Some of these factories had WMD significance, such as the Nida Factory and Al Radwan, which were part of Saddam's nuclear program in the early 1990s. The looting of five of these sites were confirmed by the IAEA's satellite reconnaissance. Former U. S. Ambassador Peter W. Galbraith reported two additional incidents of significant looting in post-invasion Iraq, he witnessed U. S. troops standing outside Baghdad's Disease Center as looters attacked the complex on 16 April 2003, "taking live HIV and black fever virus among other lethal materials." At the same time, looters attacked Iraq's nuclear facilities at Tuwaitha, taking "barrels of yellowcake dumping the uranium and using the barrels to hold water. US troops were at Tuwaitha but did not interfere." Galbraith noted that the facilities were all under IAEA seal and that "they remained untouched until the US troops arrived."Former counterterrorism directors for the National Security Council Daniel Benjamin and Steven Simon noted the danger of these nuclear materials falling into the hands of terrorists as a result of the U.
S. invasion: "Another potential consequence of the invasion is the spread of weapons of mass destruction to al-Qaeda or other terrorists... he International Atomic Energy Agency certified that there were radioactive materials at the al-Tuwaitha facilities, including enriched—though not weapons-grade—uranium. These materials could be used to fabricate one or more radiological dispersion devices—or'dirty bombs,' as they have come to be known; some of these materials appear to be missing—how much remains unclear—and it seems a fair conjecture that someone... may have'privatized' these weapons with the intent of selling them to the highest biddeer. This material could find its way into the hands of al-Qaeda, it is difficult to imagine a more horrifyingly ironic outcome to the war." Many commentators expressed fears that the explosives had fallen into the hands of terrorists and would be used by the Iraqi insurgency to mount attacks against US and Iraqi troops. Many insurgent attacks have been carried out using improvised explosive devices made from military munitions, most 122 mm artillery shells and landmines.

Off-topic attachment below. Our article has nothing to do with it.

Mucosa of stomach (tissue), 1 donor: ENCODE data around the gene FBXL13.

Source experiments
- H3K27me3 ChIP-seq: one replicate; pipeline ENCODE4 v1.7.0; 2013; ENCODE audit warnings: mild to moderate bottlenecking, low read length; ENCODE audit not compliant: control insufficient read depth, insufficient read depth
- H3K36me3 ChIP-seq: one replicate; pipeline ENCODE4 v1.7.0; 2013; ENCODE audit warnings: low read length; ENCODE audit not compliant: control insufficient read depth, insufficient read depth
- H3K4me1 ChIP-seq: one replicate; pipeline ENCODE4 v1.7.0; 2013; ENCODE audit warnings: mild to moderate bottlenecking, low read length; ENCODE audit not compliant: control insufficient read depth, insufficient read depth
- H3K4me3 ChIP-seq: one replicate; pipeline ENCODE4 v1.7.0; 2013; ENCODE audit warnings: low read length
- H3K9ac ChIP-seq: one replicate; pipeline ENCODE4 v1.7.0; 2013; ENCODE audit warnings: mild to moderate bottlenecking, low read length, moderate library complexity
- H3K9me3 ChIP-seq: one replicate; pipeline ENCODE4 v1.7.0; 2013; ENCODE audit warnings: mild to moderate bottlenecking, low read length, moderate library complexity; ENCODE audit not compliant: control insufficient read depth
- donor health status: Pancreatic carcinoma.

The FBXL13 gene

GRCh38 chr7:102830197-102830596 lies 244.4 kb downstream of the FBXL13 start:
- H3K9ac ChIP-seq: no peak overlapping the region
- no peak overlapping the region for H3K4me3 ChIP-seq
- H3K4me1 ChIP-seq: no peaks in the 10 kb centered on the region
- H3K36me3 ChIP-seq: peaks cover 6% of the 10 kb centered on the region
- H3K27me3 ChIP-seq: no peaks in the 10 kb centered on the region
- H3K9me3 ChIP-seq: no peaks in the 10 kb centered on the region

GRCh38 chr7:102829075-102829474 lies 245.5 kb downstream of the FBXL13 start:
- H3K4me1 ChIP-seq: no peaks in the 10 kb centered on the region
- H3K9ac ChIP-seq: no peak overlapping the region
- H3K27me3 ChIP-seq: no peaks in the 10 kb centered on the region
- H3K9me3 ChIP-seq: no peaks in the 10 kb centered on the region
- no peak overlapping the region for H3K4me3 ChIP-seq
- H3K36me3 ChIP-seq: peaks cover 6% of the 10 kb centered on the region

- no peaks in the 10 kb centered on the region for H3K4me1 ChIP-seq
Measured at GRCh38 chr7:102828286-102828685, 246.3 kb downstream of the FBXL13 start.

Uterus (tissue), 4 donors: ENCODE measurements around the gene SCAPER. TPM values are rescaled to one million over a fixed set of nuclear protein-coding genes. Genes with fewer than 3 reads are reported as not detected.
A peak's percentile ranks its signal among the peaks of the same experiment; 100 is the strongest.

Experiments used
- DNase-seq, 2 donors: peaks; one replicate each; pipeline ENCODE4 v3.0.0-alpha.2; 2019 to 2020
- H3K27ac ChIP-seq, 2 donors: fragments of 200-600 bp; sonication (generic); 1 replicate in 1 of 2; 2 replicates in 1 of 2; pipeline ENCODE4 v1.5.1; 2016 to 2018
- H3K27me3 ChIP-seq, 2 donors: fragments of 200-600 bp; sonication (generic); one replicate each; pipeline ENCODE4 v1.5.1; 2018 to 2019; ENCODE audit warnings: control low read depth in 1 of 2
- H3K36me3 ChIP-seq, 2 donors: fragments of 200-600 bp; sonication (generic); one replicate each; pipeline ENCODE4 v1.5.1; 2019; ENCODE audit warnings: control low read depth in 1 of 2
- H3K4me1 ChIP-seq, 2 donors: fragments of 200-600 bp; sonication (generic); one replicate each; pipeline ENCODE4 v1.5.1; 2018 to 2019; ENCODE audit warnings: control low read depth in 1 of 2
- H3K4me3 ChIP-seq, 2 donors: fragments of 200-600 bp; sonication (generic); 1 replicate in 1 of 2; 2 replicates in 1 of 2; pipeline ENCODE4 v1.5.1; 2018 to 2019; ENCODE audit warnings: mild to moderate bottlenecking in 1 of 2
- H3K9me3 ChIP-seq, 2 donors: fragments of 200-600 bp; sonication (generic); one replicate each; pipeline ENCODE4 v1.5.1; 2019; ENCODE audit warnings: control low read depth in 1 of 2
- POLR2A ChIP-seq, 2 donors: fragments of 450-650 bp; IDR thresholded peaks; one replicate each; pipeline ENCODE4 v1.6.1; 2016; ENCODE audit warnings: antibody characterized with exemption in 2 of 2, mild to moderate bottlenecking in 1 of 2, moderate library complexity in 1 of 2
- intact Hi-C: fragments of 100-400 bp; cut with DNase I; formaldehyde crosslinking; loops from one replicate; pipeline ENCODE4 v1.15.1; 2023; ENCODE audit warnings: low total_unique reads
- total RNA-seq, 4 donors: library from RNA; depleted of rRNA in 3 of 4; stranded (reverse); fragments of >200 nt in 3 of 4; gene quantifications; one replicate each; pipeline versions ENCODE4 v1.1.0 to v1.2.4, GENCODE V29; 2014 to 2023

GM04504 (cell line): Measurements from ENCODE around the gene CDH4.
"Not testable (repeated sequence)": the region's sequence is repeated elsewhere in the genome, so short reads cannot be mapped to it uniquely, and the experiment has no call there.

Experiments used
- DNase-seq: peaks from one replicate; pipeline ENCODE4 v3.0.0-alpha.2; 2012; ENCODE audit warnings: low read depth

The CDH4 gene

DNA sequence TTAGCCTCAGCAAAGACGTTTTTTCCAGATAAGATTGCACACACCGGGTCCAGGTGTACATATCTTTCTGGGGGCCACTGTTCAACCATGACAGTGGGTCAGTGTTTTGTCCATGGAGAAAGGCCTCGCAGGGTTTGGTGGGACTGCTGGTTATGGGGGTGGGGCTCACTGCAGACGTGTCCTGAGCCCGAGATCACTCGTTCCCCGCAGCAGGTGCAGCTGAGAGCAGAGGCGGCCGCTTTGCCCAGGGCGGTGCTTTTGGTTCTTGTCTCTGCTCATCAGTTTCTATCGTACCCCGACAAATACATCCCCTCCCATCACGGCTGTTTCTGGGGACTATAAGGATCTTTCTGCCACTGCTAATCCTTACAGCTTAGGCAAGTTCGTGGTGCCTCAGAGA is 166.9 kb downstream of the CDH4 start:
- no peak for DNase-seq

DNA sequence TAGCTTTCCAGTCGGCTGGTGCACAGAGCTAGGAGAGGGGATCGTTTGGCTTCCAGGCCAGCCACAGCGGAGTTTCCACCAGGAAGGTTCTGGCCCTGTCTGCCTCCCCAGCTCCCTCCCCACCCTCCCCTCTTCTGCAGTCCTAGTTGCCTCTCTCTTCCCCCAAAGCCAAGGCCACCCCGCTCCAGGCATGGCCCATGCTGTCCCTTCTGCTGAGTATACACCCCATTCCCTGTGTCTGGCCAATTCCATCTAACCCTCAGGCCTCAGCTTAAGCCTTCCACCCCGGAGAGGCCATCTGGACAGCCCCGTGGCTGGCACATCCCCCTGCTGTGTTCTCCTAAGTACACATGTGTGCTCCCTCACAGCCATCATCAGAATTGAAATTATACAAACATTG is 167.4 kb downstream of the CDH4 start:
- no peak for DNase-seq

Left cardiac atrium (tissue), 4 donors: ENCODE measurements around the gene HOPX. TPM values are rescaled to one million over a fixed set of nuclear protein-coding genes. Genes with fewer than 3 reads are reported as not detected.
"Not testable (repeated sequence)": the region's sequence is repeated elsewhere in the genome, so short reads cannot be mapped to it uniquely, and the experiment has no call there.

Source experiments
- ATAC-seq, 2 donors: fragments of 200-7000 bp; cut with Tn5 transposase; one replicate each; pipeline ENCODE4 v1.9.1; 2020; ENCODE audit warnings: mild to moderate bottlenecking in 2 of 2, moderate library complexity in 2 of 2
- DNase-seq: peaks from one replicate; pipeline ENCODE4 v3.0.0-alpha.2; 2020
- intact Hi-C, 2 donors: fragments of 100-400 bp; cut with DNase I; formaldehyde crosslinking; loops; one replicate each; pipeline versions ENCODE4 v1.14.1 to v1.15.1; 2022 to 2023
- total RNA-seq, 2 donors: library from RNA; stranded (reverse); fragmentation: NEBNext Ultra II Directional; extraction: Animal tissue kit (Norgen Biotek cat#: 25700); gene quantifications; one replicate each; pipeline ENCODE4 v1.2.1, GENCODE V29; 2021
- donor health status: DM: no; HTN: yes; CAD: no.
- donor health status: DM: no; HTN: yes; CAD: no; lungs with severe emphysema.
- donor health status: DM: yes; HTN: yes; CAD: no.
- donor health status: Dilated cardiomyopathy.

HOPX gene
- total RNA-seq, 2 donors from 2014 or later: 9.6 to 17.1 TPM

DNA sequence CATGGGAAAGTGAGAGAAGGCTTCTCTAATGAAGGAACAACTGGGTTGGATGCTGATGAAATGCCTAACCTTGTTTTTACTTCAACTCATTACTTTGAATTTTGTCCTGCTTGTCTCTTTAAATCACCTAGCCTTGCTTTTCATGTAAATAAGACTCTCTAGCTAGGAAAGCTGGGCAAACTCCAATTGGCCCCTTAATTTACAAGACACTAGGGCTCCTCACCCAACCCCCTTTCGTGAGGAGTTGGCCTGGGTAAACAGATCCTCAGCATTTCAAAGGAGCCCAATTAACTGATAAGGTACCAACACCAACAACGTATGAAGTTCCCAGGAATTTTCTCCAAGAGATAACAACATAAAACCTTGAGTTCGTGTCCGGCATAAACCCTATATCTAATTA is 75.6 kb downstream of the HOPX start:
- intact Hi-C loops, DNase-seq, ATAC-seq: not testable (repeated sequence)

Freefall Romance is a Japanese manga written and illustrated by Hyouta Fujiyama. It is licensed in North America by Digital Manga Publishing, which released the manga through its imprint, Juné, on September 26, 2007. Freefall Romance is the story of a man who gripes to his drinking buddy about his younger brother's gay relationship in Kinsei High; the two men end up in bed together. Mania Entertainment's Danielle Van Gorder said that the "story is well written, the characters are realized and believable, the emotions they display and the actions they take as their own feelings fly out of their control is something that feels authentic", Van Gorder regarded it as the best of Fujiama's work that she'd read. Holly Ellingwood, writing for Active Anime enjoyed the "grounded nature" of the relationship, although she felt it was strange that the brothers were not shown interacting until the end of the manga, the younger brother serving more as a "catalyst". Katherine Farmar, writing for Comics Village, felt the manga was "organic", in that the issues facing the couple and their desire for one another came from their characters.
Shaenon Garrity, writing for the appendix to Manga: The Complete Guide, felt Freefall Romance "takes its time getting to the sex", which gives the author space to develop the characters. Garrity enjoyed the "touch of realism" as the characters adjust themselves to their "new identity as a gay couple". Ordinary Crush - another of Fujiyama's manga set in Kinsei High. Freefall Romance at Anime News Network's encyclopedia